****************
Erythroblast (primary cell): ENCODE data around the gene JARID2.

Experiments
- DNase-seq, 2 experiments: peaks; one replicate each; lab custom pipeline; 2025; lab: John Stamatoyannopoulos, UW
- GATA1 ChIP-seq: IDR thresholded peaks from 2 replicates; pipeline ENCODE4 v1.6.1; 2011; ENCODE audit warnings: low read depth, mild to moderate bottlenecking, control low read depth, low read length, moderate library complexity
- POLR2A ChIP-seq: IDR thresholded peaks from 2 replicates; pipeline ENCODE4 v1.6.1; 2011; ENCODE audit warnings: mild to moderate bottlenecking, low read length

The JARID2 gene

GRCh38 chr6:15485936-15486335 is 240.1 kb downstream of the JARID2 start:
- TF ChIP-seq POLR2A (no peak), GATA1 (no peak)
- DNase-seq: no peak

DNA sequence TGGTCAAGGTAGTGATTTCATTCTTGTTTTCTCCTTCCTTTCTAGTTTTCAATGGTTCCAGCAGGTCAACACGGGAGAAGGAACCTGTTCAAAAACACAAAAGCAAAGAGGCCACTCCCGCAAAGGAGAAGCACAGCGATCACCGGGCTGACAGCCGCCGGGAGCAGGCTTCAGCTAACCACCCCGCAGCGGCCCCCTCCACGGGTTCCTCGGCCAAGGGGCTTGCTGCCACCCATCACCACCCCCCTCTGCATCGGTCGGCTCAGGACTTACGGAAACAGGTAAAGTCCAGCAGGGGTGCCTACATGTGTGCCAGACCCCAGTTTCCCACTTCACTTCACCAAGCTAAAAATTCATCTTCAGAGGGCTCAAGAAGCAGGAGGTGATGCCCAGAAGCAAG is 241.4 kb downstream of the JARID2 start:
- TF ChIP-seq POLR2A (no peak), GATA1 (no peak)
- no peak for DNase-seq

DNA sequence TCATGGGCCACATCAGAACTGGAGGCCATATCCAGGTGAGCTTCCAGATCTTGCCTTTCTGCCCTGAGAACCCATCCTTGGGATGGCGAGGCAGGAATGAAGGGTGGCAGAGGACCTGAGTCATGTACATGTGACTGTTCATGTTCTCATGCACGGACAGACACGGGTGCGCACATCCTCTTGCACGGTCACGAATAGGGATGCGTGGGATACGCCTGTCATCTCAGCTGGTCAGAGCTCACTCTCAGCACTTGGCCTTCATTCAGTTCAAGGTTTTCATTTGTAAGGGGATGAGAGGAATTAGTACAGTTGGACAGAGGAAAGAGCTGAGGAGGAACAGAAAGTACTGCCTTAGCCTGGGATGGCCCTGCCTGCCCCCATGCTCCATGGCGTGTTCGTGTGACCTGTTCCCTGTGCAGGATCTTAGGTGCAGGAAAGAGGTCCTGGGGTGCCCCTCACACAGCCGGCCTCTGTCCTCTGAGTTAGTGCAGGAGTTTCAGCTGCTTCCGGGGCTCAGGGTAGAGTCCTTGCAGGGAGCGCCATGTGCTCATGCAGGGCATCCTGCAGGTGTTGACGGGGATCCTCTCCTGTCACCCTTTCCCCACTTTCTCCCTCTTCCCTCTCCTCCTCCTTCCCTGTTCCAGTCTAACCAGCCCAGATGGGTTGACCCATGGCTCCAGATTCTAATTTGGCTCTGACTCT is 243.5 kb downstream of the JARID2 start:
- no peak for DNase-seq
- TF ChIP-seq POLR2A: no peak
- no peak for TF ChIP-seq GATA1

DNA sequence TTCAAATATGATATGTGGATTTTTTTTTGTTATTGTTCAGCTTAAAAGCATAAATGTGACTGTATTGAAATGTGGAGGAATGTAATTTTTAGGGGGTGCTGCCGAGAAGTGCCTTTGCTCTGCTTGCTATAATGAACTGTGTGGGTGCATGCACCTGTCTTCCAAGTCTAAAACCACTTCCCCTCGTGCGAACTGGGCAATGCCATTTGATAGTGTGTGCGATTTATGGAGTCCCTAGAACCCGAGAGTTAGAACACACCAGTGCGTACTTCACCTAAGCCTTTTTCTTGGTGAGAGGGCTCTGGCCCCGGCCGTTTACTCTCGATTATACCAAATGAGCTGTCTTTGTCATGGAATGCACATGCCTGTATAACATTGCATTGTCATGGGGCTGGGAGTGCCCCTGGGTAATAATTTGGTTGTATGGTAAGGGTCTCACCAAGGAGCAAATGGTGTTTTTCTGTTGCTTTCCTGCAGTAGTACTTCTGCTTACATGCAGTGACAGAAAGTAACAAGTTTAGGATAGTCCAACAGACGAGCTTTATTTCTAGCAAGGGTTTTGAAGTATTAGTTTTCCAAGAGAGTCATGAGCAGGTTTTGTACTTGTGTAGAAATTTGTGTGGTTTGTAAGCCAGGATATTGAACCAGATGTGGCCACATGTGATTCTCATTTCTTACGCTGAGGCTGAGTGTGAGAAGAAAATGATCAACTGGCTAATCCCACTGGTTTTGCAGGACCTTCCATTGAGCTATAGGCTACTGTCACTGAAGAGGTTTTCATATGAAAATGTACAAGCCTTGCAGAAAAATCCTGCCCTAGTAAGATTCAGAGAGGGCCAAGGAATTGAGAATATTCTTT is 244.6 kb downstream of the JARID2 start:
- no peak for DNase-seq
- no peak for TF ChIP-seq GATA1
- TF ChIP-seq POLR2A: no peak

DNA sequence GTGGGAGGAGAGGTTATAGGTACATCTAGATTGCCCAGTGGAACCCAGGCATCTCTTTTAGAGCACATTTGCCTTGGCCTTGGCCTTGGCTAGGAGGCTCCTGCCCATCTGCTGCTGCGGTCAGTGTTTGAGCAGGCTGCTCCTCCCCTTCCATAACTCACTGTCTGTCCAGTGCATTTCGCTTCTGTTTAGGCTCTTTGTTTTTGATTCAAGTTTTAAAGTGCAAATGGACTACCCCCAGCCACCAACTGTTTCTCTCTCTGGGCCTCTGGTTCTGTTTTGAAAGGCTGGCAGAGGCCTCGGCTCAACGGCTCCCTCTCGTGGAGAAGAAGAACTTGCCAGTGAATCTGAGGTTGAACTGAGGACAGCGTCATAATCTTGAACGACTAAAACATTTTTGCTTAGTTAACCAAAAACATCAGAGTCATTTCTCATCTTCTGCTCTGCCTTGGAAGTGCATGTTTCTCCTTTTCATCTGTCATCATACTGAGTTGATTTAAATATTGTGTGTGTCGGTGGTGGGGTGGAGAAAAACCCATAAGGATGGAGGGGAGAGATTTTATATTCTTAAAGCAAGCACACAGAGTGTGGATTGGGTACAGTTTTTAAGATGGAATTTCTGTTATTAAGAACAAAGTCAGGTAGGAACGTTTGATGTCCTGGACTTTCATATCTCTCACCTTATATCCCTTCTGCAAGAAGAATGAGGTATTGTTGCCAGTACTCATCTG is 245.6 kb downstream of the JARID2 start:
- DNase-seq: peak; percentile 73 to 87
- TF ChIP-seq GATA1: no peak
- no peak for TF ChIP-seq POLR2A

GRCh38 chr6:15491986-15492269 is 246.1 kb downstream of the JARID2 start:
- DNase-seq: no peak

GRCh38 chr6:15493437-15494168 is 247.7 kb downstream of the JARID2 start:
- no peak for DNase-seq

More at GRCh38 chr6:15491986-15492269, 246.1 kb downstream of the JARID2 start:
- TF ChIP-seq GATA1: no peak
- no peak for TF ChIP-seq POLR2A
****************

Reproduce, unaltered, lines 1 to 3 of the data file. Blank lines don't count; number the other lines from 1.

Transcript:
Erythroblast (primary cell): ENCODE data around the gene JARID2.

Experiments
- DNase-seq, 2 experiments: peaks; one replicate each; lab custom pipeline; 2025; lab: John Stamatoyannopoulos, UW